James Baldwin’s French Home Could Become an Artist Colony

By Yessenia Funes Sep 09, 2016

The home where James Baldwin spent his final 17 years before his death in 1987 is poised to carry on his legacy. Harvard University professor Henry Louis Gates Jr. is working with Franco-American nonprofit His Place in Provence to turn the St-Paul de Vence, France, house into an artist colony.

Yesterday (September 8), Gates and the organization—which was created specifically to “acquire and renovate the former home of James Baldwin in St-Paul de Vence and convert it into a residence for artists and writers”—announced a campaign to raise $11.2 million. The group hopes to use the funds to purchase the house and its 10 surrounding acres via a public-private partnership with U.S.-based philanthropists and the French Ministry of Culture. The money will also be used to renovate the house, rejuvenate the garden and establish a permanent endowment.

The property is currently slated to be converted into 18 luxury condos. His Place in Provence is petitioning the ministry “to seize the property on the grounds that historical preservation laws were blatantly violated," according to its website. The group alleges that the current owner has illegally destroyed the spaces where Baldwin lived and wrote, despite the property’s historical protection via L’Architecte des Bâtiments de France. The room where the celebrated writer died is still intact.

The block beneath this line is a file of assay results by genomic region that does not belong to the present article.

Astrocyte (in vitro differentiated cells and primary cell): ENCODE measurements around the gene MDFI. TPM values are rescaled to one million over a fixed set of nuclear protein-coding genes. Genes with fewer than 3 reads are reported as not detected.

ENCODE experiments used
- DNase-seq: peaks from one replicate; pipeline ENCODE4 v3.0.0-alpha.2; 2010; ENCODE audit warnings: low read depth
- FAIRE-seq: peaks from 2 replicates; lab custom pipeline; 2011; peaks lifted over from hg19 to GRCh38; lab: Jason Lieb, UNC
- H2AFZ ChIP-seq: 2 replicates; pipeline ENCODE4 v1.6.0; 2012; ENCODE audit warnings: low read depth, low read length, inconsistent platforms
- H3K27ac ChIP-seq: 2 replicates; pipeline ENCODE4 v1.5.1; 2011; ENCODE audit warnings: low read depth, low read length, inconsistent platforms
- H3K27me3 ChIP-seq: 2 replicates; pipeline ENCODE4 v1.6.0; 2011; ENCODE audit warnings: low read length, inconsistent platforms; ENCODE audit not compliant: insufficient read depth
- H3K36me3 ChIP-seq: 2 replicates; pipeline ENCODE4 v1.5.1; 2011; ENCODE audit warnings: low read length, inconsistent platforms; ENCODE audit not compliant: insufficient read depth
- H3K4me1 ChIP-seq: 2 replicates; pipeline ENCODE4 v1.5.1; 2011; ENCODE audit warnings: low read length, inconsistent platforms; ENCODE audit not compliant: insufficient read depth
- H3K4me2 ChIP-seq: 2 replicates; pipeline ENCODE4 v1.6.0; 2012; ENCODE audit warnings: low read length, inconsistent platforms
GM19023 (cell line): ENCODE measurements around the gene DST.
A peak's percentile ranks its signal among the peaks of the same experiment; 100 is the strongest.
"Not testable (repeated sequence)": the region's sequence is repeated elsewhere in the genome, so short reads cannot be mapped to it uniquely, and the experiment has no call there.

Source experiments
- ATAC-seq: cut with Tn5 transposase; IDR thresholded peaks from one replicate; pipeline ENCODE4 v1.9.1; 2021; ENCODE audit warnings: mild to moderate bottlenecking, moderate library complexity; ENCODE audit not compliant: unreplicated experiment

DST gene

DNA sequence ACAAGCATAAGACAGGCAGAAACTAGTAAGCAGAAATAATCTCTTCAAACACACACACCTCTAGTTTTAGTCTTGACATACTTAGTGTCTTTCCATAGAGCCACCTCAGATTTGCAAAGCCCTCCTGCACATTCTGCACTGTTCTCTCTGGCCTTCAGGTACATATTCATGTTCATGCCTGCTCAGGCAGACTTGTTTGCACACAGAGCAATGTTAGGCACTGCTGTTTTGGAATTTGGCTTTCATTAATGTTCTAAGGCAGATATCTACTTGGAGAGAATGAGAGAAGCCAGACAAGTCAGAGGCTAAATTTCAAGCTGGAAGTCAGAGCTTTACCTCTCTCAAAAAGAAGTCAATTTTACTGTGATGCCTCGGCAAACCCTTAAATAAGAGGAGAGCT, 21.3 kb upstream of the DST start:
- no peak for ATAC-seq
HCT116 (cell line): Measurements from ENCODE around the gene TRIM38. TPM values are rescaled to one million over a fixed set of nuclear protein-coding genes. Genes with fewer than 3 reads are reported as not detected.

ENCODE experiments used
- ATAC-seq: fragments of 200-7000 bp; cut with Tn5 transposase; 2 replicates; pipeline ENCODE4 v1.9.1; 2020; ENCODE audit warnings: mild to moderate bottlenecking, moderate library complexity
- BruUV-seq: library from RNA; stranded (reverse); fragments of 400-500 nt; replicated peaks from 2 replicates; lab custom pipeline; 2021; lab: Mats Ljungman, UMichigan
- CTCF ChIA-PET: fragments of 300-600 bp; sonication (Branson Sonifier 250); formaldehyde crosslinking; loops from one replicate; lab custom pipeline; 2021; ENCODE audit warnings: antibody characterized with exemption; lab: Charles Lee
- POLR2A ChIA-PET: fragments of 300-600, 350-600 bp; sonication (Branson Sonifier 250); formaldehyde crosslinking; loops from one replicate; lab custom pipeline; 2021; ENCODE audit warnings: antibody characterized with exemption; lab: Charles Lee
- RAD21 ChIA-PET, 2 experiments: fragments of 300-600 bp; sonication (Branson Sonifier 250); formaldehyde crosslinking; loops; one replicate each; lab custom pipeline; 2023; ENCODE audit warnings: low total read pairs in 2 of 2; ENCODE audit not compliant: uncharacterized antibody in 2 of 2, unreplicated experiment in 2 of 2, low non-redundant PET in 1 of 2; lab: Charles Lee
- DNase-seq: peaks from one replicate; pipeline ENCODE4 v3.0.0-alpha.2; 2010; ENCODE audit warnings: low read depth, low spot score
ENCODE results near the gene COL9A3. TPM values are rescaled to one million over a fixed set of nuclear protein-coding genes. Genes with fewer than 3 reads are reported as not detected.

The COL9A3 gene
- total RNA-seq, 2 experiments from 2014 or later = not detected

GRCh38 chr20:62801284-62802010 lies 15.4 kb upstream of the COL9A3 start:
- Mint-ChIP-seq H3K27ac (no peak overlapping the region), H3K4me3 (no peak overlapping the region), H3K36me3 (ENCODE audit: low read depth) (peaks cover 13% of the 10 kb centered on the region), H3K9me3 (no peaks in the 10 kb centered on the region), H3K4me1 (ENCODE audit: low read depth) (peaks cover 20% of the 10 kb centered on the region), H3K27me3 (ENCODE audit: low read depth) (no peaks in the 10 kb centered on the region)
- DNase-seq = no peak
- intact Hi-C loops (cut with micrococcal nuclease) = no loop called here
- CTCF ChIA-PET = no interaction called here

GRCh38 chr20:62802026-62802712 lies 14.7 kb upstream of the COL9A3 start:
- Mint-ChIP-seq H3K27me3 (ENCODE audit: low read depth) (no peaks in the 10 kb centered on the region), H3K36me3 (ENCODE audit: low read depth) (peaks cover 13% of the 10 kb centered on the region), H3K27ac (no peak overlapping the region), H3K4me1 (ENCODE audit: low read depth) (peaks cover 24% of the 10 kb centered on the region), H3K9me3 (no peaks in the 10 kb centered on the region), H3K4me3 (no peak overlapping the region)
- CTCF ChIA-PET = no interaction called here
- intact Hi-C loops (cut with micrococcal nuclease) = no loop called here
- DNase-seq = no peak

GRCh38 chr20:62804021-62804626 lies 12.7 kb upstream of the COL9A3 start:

“This effort will take advantage of the best of both cultures,” Shannon Cain, an American writer living in Paris who is coordinating the project, said in a statement emailed to Colorlines. “In the U.S., we have a tradition of private charity and philanthropy, and in France we have a tradition of public support for artistic, cultural and historical monuments, known as the patrimoine.”

“It was Jimmy’s wish that his place some day become an artist colony,” Gates, who chairs the organization’s honorary fundraising board, said in the same release. Baldwin was known for welcoming visitors into his home, and the halls have seen the likes of Nina Simone, Josephine Baker and Ray Charles. “By many accounts he wanted creative people to continue gathering there after he was gone.”

The organization plans to begin major fundraising in early 2017, and it is gathering an advisory council that will feature “prominent Black scholars, writers and activists.” In the meantime, you can can sign up to become a member for anywhere from $0 to $5,000; funds will be used to cover start-up costs.